IPTV

What is IPTV? How does work and where is its future?

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IPTV has become something that many of us use everyday, but do you acutally know what it is? In this post we’ll go through IPTV in a bit more detail.

Chances are that you have heard about IPTV before, but never really understood what it means. In fact, you have probably been using IPTV for years without even knowing it. 

There has been a fundamental shift in how we consume television. Before the advent of the internet, TV was strictly scheduled. Today, the landscape is vastly different. TV can now be consumed on-demand in various different formats.

In many ways, IPTV is the grandfather to all the new ways we consume television today, such as over-the-top (OTT) television. Best IPTV was invented in the early 1990’s, whereas OTT came to maturity about 15 years later, in the mid-2000’s.

That isn’t to say that IPTV is outdated, not at all, but rather that is has evolved over time and is gaining market share even today.  

But let’s rewind a little bit and dig into what IPTV really means.

What is IPTV 

IPTV stands for “Internet Protocol Television”. What that means, simply, is that TV is being transmitted (streamed) via an internet protocol. IPTV can be transmitted through two different ways, a closed network and an open network.

Closed network delivery is where the stream is not broadcasted over the general internet. Instead, the stream comes from a private internet protocol (IP), as opposed to a public IP, and is therefore broadcasted over a private network.

Streams that come from a public IP address is referred to as over-the-top (OTT) streaming. OTT streaming is simply the term for any television or film that is delivered over the internet.  

IPTV differs from traditional TV broadcasting that receives broadcast signals via rooftop antenna, satellite or fiber optic cable.

Televisions that use traditional broadcasting systems such as fiber optic cable provide pre-set material to viewers at scheduled times. With IPTV Services consumers can choose what they want to watch and when.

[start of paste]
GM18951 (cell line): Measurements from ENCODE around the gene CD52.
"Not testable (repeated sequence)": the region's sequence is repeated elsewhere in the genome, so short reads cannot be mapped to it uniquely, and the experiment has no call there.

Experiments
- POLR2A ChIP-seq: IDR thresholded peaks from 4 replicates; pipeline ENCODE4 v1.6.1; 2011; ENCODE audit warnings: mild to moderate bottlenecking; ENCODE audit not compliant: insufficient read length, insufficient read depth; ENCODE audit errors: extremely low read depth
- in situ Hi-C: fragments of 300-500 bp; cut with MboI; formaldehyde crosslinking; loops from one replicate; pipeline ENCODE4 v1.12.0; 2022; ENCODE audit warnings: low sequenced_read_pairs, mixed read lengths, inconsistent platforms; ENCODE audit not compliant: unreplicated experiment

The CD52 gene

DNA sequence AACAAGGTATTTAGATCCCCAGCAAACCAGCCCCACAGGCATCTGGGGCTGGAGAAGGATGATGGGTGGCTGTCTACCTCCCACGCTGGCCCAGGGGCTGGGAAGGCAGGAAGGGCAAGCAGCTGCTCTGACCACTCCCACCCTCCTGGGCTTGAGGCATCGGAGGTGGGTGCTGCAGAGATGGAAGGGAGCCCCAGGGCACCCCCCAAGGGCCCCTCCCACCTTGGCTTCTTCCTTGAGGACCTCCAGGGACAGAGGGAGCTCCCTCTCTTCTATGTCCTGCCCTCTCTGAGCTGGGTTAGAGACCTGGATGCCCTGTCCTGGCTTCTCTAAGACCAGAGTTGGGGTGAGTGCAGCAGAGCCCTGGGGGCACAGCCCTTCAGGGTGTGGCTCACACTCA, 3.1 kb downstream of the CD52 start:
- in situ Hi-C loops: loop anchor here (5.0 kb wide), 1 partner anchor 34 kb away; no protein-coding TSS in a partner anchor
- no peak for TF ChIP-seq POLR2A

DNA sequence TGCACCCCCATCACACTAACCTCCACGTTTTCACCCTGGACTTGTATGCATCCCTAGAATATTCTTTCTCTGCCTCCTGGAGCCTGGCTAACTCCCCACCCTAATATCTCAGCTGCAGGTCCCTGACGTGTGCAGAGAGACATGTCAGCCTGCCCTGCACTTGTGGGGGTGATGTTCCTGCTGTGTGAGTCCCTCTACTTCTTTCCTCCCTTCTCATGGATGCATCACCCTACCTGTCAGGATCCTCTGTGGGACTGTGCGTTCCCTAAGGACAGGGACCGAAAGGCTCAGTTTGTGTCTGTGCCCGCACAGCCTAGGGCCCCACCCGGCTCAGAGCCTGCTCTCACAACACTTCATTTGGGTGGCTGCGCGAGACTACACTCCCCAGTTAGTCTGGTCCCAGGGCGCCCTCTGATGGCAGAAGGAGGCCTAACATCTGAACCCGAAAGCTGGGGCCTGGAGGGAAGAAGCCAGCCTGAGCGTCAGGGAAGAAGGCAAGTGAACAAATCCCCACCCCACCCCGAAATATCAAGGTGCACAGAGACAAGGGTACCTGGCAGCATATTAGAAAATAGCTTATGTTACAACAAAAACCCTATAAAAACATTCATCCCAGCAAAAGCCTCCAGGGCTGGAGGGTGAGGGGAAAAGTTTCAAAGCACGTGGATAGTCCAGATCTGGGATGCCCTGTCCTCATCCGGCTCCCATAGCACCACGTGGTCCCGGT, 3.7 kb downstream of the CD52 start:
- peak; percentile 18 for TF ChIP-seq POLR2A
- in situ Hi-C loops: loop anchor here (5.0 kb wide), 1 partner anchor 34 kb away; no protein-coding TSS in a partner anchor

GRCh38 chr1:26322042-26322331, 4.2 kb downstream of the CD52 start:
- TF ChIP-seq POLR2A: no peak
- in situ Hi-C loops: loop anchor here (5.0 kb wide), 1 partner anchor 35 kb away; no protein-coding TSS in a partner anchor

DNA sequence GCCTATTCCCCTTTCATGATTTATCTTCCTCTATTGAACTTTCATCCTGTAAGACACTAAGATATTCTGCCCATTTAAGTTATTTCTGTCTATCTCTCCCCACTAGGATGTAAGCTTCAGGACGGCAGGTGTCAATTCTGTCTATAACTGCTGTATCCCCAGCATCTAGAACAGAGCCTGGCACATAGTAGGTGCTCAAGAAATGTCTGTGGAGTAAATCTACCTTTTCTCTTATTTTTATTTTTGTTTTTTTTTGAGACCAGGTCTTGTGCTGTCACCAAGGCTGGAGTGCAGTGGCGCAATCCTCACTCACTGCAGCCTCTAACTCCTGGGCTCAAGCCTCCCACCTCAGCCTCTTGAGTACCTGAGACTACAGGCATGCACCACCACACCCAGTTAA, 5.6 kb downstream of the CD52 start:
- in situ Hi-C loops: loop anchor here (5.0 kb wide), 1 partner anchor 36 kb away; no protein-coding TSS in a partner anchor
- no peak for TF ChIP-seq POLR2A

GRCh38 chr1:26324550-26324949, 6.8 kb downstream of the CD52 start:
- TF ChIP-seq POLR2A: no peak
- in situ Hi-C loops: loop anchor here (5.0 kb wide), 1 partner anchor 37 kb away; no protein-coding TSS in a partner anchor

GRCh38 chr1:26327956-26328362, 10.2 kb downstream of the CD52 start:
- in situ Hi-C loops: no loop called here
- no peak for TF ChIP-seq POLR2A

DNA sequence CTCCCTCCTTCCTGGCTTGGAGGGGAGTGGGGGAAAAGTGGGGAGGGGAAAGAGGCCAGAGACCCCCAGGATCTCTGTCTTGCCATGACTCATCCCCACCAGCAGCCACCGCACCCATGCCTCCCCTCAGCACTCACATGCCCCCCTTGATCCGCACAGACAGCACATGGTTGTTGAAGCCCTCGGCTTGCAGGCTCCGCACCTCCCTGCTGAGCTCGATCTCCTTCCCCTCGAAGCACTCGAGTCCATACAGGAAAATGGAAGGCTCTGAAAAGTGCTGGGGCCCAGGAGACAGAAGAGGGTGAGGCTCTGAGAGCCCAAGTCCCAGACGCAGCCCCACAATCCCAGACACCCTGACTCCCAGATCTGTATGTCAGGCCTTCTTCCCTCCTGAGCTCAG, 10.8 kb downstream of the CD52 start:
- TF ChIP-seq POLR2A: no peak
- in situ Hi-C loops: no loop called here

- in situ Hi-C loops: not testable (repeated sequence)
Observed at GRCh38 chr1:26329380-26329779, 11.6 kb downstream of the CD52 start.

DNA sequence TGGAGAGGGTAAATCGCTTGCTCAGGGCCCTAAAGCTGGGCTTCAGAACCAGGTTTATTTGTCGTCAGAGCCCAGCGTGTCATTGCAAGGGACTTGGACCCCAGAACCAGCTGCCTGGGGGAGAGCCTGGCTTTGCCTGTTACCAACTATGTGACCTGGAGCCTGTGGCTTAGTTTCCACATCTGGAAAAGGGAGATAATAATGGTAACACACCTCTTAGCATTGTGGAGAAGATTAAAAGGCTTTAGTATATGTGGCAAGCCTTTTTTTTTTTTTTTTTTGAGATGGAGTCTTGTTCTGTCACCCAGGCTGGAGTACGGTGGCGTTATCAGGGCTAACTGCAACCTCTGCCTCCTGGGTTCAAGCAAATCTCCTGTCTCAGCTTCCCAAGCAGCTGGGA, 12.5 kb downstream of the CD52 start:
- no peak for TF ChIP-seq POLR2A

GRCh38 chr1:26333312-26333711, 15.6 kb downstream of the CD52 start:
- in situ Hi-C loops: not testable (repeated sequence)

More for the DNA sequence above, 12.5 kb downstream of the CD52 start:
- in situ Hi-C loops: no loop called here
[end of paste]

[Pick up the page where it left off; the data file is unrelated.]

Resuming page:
What is a set-top box?

If you are using a computer or smart phone to watch IPTV, you don’t need a set-top box. That’s because computers and smart phones are already made to receive and decode internet signals.

If you are viewing IPTV via your television, you may need a set-top box.

Older televisions in particular aren’t made receive and convert internet signals to tv programs. A set-top box can be seen as an adapter that converts internet signals into TV signals that then can be viewed on a television.

How is IPTV used?

There are three different ways that IPTV is used. Below we’ll go through each a bit more.  

Live TV

There are still many things—e.g. sports games or awards shows — that are often best when viewed live. IPTV allows those live events to be viewed from any internet-enabled device, either on the go or at home.

So, in other words, even if someone doesn’t have a cable subscription or access, they can watch the live content they want with ease via IPTV.

Time-shifted TV

This option treads the line between live TV and VOD. Sometimes there is content on TV that a consumer might want to watch live but might not have the time for.

Time-shifted TV allows those consumers to watch that media slightly behind schedule, but not too much behind schedule.

For example, if they miss an episode of their favorite late-night show, they can watch it the following morning.

There’s a blurry line between VOD and time-shifted TV, but generally speaking, time-shifted TV is watching content that has only very recently been aired, particularly via set-top box.

It is often particularly useful for media that might not otherwise be on a streaming platform, e.g.,talk shows or game shows.

VOD

In contrast to live TV, VOD allows users to consume media on demand, often movies and serialized TV shows.

You are already family with the VOD streaming giants such as HBO. This kind of content was where IPTV — and VOD, for that matter — initially started.

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